I’m hoping that some people will read this and get frustrated because I haven’t mentioned a wonderful course that they have done, or run, or know of, which does exactly what I’m calling for. If that’s you, please mention it in the comments section below. Thanks.

Honour the Deal

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Before I get into this properly I feel I need to acknowledge my audience. Most people who read this blog are English language teachers, and for many of these good people, the life of a teacher is a precarious one. Zero-hours and temporary contracts are commonplace, salaries are often pitifully low compared to other professions, holiday pay and maternity leave are frequently non-existent, and pension schemes are equally rare. Nevertheless, expectations from management are, in many cases, disproportionately high, with teachers required to work split shifts or teach at weekends as part of their normal timetable, as well as attending CPD or other training in their own time and often at their own expense. If, for whatever reason (a student complaint, poor class results, whatever) a teacher is judged as performing below a required standard, they face the very real risk of having their contract terminated. If I’ve just described your teaching context, the concept of educational institutions being run by out-of-touch managers who prioritise bottom-line figures and profit margins over quality learning and teaching is a given, to the extent that it probably doesn’t even seem worth writing about. To you, this post may just seem like a big long petulant whine, or, at best, nothing that you can relate to. However, please bear with me.

You see, I happen to have a permanent contract in a Scottish further education college. This means that, compared to most English language teachers around the world, I get really well paid, have fantastic holidays and enjoy a high level of job security. And yet, a recent dispute between Colleges Scotland, the association that represents college managers, and EIS-FELA, the lecturers’ union, means that I’m on strike for a 5th day in the past four weeks, and I’ll be on strike again tomorrow. But why? What on earth would make me and my colleagues sacrifice so many days’ pay and take action that can only damage relations with our managers? Well the thing is, this dispute isn’t about how much we get paid, or how many holidays we have. It’s about other, more important things, related to power, control, equality and trust.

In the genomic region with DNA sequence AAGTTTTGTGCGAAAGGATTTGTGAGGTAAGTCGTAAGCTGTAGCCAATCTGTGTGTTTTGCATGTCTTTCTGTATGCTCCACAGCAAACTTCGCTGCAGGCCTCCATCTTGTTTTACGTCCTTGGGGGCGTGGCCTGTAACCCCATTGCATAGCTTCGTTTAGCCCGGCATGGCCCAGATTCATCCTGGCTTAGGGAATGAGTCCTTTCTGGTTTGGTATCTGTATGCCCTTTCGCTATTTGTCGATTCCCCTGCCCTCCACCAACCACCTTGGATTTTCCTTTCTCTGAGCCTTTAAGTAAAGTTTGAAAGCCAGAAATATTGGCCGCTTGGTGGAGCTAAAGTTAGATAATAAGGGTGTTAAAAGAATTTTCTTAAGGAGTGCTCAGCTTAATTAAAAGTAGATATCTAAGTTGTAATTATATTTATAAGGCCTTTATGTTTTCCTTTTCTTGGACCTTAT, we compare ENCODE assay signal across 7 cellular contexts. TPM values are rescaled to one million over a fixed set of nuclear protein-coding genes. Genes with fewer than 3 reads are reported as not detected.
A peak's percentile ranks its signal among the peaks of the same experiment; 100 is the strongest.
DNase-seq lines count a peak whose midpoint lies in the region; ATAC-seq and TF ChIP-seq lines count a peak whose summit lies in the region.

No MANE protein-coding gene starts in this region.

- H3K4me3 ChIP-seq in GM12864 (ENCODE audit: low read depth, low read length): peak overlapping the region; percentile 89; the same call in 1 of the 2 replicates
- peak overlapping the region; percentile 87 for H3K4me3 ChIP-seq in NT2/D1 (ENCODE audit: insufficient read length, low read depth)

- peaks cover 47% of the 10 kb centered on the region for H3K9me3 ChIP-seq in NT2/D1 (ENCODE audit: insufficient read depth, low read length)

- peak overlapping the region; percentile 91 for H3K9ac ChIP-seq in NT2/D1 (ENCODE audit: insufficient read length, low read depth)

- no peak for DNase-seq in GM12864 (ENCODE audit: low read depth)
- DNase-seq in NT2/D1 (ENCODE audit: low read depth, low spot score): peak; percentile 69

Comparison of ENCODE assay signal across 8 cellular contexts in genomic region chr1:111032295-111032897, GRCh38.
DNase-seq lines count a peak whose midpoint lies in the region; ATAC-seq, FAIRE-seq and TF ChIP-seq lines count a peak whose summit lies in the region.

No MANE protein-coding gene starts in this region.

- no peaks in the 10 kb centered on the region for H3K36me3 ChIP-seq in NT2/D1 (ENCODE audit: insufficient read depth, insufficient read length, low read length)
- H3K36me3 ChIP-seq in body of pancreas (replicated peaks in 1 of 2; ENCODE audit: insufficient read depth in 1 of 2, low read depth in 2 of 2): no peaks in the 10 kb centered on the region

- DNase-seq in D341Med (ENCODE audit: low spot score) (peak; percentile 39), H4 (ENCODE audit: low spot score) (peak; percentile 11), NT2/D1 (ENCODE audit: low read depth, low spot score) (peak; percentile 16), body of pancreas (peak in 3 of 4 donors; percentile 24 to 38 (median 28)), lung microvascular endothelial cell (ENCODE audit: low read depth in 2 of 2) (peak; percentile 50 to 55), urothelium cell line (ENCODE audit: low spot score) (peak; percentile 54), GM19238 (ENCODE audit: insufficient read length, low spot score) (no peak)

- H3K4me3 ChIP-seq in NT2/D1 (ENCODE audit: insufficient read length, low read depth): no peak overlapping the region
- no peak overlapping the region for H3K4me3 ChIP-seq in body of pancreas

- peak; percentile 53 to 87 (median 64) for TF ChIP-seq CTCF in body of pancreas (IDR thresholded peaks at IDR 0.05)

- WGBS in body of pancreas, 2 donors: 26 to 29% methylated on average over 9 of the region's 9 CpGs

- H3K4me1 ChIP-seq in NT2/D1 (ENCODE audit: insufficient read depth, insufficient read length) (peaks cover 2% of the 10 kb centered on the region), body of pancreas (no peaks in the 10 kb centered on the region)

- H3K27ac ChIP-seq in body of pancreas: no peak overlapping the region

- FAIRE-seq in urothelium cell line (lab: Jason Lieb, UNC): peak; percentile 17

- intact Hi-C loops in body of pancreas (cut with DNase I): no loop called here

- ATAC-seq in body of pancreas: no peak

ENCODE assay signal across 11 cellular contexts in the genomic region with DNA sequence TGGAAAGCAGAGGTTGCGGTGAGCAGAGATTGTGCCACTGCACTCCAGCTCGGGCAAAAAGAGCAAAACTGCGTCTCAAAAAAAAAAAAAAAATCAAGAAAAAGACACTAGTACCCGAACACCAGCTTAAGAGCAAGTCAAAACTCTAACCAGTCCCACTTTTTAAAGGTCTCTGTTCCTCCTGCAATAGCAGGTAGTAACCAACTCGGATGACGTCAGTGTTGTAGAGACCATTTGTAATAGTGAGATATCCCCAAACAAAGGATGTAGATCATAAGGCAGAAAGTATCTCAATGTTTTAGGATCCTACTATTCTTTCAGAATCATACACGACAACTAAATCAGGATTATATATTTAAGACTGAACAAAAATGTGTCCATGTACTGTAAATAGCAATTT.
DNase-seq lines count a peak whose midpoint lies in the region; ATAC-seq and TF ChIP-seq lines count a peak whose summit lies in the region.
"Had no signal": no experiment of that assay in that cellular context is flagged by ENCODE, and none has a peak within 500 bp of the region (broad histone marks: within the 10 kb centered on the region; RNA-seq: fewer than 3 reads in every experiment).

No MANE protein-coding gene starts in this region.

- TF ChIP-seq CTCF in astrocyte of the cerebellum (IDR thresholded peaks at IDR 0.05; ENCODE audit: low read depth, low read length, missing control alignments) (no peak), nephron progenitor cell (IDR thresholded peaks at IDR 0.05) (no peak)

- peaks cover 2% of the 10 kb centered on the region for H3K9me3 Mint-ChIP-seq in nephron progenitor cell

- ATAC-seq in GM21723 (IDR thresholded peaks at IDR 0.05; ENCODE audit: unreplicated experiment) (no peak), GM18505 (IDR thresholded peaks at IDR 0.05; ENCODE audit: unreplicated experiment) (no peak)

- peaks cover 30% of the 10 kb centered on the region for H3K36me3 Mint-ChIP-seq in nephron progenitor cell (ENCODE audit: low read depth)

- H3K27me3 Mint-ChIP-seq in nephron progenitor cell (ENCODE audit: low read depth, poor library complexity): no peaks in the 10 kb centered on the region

A bit of background is required, and I’ll try to be brief. Between 1993 and 2016, further education (FE) colleges operated as independent bodies. The vast majority of their funding still came from the government, but they weren’t under government control. The union had to negotiate terms and conditions for its members separately, within each individual college. Inevitably, this led to different terms and conditions existing in different colleges. It happened gradually, but over the years, lecturers in some colleges saw their terms and conditions improve, while things gradually got worse in others.

By 2014, the disparities in terms and conditions had become enormous, with an annual salary difference of around £10,000 between the highest- and lowest-paying colleges. The differentials were made more obvious when the government introduced a process of regionalisation, which required colleges to merge with each other. Suddenly, lecturers found themselves working for the same employer and doing the same job, but being paid vastly different amounts. In some cases, pay and conditions within colleges still hasn’t been harmonised. Lecturers share the same staffroom, but get paid different rates and have different terms and conditions.